The way the world does business is changing. Gone are the days when the UK was producing 40% of world manufacturing output. Today, China takes the top spot as a production powerhouse.
It is now the world’s largest manufacturer, its output totaling $2.0 trillion. Figures that are being used to rebuild and expand the old Silk Road between Europe and China with the so-called Belt & Road Initiative (BRI).
The UK’s strong reputation in services and advanced manufacturing makes it perfectly suited to meet the needs of China’s dynamic economy.
For plastic manufacturers especially, the BRI presents huge engineering and partnership opportunities.
Technical trade moulder Broanmain Plastics is already taking advantage of this increased connectivity by utilising the best of both manufacturing worlds. In doing so, the company is helping customers to meet tight production deadlines and lower costs without compromising on quality.
Offshore Toolmaking, Reshored Production
Instead of producing thousands of units of a component in China, Broanmain helps its clients to design and make the master tool via its Chinese toolmaking partners. It then brings production of the component back to its UK workshop.
Not only does this deliver significant savings, but it also speeds up the production process, increases the quality of the finished item, enables just-in-time production and boosts the UK economy.
Providing a strong example of how manufacturers can work within the ongoing BRI scheme, the company has strong trade connections with China and reputable toolmaking workshops, forged nearly two decades ago.
A Helping Hand
Dealing with a country where the culture, language and working practices are so removed from domestic manufacturers can be a daunting prospect.
However, thanks to its global approach to manufacturing, Broanmain is able to manage the entire toolmaking process on behalf of its clients from start to finish.
“From our UK office, we assist with the initial design of the component, which we send to China where the tool design is created. Our in-house engineers then scrutinise the Chinese design and make any changes,” explains Broanmain’s operations director Jo Davis.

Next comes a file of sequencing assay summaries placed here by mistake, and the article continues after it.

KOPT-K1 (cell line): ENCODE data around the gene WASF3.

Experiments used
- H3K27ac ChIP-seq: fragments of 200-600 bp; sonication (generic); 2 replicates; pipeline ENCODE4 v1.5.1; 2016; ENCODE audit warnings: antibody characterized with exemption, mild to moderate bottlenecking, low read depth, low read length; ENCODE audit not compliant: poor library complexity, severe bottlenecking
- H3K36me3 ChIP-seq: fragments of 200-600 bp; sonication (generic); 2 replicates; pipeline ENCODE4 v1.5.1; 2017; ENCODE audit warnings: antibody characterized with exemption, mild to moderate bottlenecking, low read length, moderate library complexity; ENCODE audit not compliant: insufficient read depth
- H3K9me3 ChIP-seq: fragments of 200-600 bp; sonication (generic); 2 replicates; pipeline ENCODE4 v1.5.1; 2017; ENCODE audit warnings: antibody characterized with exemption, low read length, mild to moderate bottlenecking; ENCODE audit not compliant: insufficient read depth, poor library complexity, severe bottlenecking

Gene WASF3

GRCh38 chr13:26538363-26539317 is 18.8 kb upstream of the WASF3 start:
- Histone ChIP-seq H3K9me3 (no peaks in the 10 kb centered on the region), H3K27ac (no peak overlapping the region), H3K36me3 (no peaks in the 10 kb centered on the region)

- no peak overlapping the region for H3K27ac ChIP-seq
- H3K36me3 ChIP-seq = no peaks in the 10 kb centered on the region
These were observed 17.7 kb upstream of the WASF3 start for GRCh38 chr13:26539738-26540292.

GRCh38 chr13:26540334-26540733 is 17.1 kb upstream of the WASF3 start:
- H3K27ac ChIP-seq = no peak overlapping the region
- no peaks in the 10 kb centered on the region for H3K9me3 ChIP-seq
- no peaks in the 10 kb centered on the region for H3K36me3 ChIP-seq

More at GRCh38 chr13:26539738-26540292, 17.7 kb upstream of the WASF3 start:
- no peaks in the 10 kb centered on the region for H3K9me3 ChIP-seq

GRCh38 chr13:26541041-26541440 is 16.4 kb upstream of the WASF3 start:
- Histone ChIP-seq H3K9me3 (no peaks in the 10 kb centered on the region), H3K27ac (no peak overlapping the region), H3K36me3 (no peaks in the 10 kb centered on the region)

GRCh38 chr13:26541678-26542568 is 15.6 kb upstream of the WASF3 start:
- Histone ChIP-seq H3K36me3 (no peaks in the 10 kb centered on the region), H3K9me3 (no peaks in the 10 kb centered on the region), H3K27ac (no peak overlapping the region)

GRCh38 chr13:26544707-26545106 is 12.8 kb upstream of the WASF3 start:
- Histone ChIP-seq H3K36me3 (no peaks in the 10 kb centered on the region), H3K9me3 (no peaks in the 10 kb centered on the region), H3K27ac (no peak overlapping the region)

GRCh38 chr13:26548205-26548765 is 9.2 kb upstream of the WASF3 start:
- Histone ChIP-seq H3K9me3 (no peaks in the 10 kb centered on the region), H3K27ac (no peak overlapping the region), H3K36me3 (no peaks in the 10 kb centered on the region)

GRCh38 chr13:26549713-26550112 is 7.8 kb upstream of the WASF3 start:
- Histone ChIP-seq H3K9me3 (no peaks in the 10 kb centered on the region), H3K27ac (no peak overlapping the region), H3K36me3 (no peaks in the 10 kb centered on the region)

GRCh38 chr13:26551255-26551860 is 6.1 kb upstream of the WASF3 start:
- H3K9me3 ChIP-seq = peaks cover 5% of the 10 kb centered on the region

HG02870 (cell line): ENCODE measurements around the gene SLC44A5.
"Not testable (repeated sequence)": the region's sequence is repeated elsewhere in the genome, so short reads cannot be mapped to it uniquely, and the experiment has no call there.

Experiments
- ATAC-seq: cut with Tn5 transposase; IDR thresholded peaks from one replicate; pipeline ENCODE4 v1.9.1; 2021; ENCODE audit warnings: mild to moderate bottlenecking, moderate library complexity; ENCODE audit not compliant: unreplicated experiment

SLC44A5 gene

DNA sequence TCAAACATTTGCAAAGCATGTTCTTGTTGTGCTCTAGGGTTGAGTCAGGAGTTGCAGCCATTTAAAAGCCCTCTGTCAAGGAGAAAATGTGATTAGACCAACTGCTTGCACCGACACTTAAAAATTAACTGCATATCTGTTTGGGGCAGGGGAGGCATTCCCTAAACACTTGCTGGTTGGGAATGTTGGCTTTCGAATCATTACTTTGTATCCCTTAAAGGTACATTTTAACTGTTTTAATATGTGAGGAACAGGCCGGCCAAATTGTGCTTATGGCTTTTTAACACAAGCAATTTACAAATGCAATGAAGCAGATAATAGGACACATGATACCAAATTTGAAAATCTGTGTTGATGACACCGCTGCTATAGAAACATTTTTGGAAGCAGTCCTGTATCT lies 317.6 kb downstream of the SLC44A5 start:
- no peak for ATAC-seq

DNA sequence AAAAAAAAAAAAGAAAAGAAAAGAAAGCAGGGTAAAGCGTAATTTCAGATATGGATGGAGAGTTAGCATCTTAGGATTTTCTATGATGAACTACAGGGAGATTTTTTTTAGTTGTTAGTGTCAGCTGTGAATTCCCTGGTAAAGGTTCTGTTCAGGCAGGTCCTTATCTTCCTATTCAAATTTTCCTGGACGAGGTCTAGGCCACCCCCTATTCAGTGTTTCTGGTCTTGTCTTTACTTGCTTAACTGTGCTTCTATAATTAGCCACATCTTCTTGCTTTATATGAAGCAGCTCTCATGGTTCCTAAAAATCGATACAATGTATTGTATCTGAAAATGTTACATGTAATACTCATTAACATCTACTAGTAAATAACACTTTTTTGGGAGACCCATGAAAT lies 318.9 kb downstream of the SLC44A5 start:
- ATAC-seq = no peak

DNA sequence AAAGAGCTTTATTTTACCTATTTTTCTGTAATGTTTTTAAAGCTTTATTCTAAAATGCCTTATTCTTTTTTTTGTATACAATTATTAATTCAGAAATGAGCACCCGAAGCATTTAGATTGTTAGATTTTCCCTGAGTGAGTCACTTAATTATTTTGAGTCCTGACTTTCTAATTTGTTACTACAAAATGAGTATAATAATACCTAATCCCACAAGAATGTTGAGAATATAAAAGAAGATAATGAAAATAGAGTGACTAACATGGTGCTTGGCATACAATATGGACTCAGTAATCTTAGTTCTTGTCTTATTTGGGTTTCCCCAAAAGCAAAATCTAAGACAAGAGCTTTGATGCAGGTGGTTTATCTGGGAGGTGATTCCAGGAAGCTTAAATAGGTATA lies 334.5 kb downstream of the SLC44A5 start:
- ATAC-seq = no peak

“Once the customer has signed off the tool design, our Chinese partners manufacture the tool. Crucially, it’s made from a number of different parts rather than one solid piece, which enables us to access any insert if we need to make changes further down the line.”
Samples are then sent to Broanmain, which they review with the customer. Any final modifications are made before the finished tool is shipped to the UK, ready for Broanmain to begin manufacturing the component at its Surrey facility.
The benefits of offshoring the toolmaking to China and reshoring ongoing production of the component are multiple
By realising the convenience and cost efficiencies gained by reshoring moulding close to UK sites, the export price differential as a result of shipping and reduced holding inventory has prompted many manufacturers to switch to domestic moulding companies observes Broanmain.
Quality, not Quantity
Another benefit of shorter runs and local production is increased quality and quicker reactions if they require customisation. Jo explains: “If there’s a problem with the component or consumer trends dictate a change, our customers can call us, or even visit us at our factory, talking to us in the same language, in the same time zone. Our in-house workshop engineers can amend the component and run off a new batch, dispatching it within 24-hours. Waste is kept to a minimum and production schedules aren’t affected.”
Broanmain’s involvement from the start of the toolmaking design process pays dividends further down the line, too
“Toolmakers aren’t moulders so will often make a tool without understanding the molding parameters,” explains Jo.
“We consider what the final component will look like, the materials it will be made from, and even the machines it will be made on.”
With Brexit looming large, keeping production on home ground is more important than ever.
“Without the help of our Chinese toolmaking partners, many of these UK projects would have been dead in the water, or the whole manufacturing process (not just the tool) would have been sent to China,” claims Jo.
“Instead, we’ve created ongoing manufacturing work here in the UK”
The set-up provides optimism for future UK-China trade relations, as it shows where the two powerhouses can offer clients the benefit of a unified process.